JCC was not at all a compelling stage presence. Indeed I left early - I was so bored. After an hour, and three or possibly four poems I really did not think I was getting even the £20-worth that I paid for the ticket. His delivery is not what it used to be - not at all helped by the dreadful acoustics. It was virtually impossible to understand him. There were a couple of his close mates in the audience, who they were I am still not sure as I could not work out which bits of what he said about them were true and which "jokes". He appeared to spend most of the night speaking directly to them, with a stream of private jokes that no-one else appeared to understand and the polite laughter waned as time went on. He found himself awfully funny however, and sniggered constantly at his jokes. Mike Garry on the other hand, was totally brilliant and outshone JCC embarrassingly. Although of course I am probably biased because he began by telling us he was a librarian for 15 years, and so was I.
VickyH (Unverified), 31/10/12
As John Cooper Clarke pointed out towards the end of the night, the venue was terrible – Imposing, over-lit, cavernous enough to turn Brian Sewell at his most clipped into a reverberating mush, the Town Hall is the opposite of what you’d get if you tried to design a venue suited to the delivery of subversive, rapid-fire spoken word art.
Maybe this is why Clarke chose not to read much poetry there. All great stuff, naturally. There’s ‘Beasley Street’, of course, and if you can’t enjoy ‘Beasley Street’ then you don’t like the noises words make and should probably ask yourself why you’re at a poetry reading. This was followed by its recent update ‘Beasley Boulevard’, the urban hell-hole now gentrified but no less spiritually defunct. There’s the new poem commissioned by Plan B for Ill Manors, and hot-off-the-notepad Baudelaire homage ‘Radiant City’.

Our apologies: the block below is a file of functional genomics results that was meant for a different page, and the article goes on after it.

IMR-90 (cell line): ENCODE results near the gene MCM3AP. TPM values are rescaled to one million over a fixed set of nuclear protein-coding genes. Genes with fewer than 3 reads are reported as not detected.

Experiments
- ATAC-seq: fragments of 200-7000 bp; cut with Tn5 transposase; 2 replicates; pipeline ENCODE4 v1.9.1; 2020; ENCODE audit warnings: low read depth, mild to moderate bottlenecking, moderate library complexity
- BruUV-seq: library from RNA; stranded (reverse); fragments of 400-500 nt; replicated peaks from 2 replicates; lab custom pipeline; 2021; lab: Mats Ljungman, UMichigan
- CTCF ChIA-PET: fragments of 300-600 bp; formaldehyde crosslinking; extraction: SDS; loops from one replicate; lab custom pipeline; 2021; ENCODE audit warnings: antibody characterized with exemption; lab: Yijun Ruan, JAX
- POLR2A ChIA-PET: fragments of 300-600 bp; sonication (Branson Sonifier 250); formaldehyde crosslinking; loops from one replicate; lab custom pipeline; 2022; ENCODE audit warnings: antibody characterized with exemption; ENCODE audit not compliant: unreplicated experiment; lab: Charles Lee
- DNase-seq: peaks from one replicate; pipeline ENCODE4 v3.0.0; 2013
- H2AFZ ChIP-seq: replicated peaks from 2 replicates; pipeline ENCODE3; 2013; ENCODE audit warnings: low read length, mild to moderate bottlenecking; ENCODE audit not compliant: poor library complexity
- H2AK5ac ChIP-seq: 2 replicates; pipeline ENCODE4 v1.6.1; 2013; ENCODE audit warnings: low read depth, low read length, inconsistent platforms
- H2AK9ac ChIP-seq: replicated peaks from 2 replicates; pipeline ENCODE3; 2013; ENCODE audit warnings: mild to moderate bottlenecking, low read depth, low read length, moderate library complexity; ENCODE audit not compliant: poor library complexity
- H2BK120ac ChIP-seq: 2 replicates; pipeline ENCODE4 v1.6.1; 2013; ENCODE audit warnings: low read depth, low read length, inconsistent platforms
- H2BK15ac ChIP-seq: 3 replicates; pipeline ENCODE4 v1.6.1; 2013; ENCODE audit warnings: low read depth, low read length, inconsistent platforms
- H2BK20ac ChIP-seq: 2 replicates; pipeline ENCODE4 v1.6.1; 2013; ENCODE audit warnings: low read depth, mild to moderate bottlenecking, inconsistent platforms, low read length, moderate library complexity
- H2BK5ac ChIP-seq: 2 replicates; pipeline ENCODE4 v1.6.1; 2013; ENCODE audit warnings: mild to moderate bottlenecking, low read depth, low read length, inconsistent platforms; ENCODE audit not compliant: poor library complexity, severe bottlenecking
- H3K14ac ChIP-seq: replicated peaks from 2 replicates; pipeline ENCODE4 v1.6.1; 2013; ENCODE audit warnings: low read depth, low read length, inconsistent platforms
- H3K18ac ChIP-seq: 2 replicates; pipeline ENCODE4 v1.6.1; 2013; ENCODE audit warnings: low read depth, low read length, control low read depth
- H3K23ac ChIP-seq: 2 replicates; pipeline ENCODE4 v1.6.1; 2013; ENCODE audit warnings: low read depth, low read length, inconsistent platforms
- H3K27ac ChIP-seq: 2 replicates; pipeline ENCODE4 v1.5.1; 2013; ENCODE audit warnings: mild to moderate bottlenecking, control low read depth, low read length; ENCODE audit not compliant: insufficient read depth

That accounted for about a third of the poetry in his 90-minute set, which was otherwise padded with dry banter and hoary – although admittedly well-delivered – one-liners. This became a source of actual tension over the course of the evening as he would come within a hairs’ breadth of actually reading the poem he’d promised us an age ago (‘…anyway, this is called…’), before veering off into another lengthy portion of inelegantly wasted scally raconteur schtick. The poster called it ‘an evening with John Cooper Clarke’, and at times it came uncomfortably close to the showbiz chumminess and artificiality implied by that construct, Clarke’s sunglasses and skinny jeans as much an object of chortling familiarity as Bruce Forsythe’s toupee.
It may be that he’s aware of this, which would explain his choice of support. Mike Garry could have been a Cooper Clarke clone – a socially conscious Mancunian with a fondness for complex rhyme schemes – but the contrasts were telling. Impassioned where Clarke was sardonic, genuine where he was theatrical and, crucially, inverting the ratio of poetry to repartee, he was an unshowy, welcoming presence who deserved a more attentive audience.
An undoubted legend in a lifetime even he probably wasn’t expecting to stretch this far, Clarke could be forgiven for this at a lower ticket price or in something that isn’t calling itself a ‘National Poetry Month Tour’. He’s the same compelling stage presence he always was, and what he delivers is still done with passion and style. I just wish there’d been less of him, and more of his words.
Matt Bright (Unverified), 29/10/12
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